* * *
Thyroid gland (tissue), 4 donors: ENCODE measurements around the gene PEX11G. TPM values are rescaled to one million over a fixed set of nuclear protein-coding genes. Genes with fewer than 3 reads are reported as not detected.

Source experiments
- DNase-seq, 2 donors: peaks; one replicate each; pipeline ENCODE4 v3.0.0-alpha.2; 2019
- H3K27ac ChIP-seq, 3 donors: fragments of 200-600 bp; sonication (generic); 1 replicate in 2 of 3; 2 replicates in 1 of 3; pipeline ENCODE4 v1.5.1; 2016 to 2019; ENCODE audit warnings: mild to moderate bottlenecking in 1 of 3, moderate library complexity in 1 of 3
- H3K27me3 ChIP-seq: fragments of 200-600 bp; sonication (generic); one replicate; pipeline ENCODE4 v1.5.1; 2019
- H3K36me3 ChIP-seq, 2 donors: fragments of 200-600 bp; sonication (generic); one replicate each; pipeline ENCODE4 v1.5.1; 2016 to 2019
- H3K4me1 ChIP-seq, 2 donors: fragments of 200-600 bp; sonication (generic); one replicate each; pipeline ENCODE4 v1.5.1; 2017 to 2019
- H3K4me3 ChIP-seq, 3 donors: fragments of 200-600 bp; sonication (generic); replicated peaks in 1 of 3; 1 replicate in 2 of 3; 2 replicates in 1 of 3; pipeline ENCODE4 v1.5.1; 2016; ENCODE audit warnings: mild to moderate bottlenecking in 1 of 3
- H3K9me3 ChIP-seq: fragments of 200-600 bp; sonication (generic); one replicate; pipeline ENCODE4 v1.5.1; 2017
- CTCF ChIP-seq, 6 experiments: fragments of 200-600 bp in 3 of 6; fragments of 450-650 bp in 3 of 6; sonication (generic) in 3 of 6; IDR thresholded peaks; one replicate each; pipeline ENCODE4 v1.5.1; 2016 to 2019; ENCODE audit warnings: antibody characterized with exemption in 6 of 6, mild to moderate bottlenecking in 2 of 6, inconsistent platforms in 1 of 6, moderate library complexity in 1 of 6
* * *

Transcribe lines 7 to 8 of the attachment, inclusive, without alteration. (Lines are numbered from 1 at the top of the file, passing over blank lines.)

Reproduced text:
- H3K4me1 ChIP-seq, 2 donors: fragments of 200-600 bp; sonication (generic); one replicate each; pipeline ENCODE4 v1.5.1; 2017 to 2019
- H3K4me3 ChIP-seq, 3 donors: fragments of 200-600 bp; sonication (generic); replicated peaks in 1 of 3; 1 replicate in 2 of 3; 2 replicates in 1 of 3; pipeline ENCODE4 v1.5.1; 2016; ENCODE audit warnings: mild to moderate bottlenecking in 1 of 3